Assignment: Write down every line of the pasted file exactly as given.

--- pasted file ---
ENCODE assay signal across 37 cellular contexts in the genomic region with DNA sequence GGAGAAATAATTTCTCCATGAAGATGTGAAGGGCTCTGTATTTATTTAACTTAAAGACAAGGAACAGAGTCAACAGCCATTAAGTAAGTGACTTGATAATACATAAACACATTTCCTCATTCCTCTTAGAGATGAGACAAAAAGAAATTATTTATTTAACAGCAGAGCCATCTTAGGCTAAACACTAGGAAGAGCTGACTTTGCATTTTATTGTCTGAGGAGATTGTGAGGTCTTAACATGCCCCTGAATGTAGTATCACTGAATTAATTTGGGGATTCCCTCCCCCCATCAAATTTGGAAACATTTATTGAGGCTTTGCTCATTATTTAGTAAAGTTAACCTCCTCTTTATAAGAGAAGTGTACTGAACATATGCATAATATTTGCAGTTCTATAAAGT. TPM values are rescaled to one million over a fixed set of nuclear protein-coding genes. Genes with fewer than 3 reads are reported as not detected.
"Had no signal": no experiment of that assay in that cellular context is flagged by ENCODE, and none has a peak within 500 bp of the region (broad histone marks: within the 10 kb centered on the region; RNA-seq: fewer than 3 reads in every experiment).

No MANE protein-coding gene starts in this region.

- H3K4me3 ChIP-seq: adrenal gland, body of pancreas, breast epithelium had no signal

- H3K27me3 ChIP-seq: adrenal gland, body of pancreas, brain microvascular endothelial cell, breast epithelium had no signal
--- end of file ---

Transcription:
ENCODE assay signal across 37 cellular contexts in the genomic region with DNA sequence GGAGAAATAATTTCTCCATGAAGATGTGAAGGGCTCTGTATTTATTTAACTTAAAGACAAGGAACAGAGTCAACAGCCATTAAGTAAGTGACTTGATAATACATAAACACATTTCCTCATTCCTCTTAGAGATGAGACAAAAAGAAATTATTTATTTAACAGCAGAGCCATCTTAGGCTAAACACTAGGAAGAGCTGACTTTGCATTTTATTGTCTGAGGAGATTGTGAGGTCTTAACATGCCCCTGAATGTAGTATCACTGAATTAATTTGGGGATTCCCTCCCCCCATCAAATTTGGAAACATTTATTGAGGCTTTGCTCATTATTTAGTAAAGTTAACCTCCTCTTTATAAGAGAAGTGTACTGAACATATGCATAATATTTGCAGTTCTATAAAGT. TPM values are rescaled to one million over a fixed set of nuclear protein-coding genes. Genes with fewer than 3 reads are reported as not detected.
"Had no signal": no experiment of that assay in that cellular context is flagged by ENCODE, and none has a peak within 500 bp of the region (broad histone marks: within the 10 kb centered on the region; RNA-seq: fewer than 3 reads in every experiment).

No MANE protein-coding gene starts in this region.

- H3K4me3 ChIP-seq: adrenal gland, body of pancreas, breast epithelium had no signal

- H3K27me3 ChIP-seq: adrenal gland, body of pancreas, brain microvascular endothelial cell, breast epithelium had no signal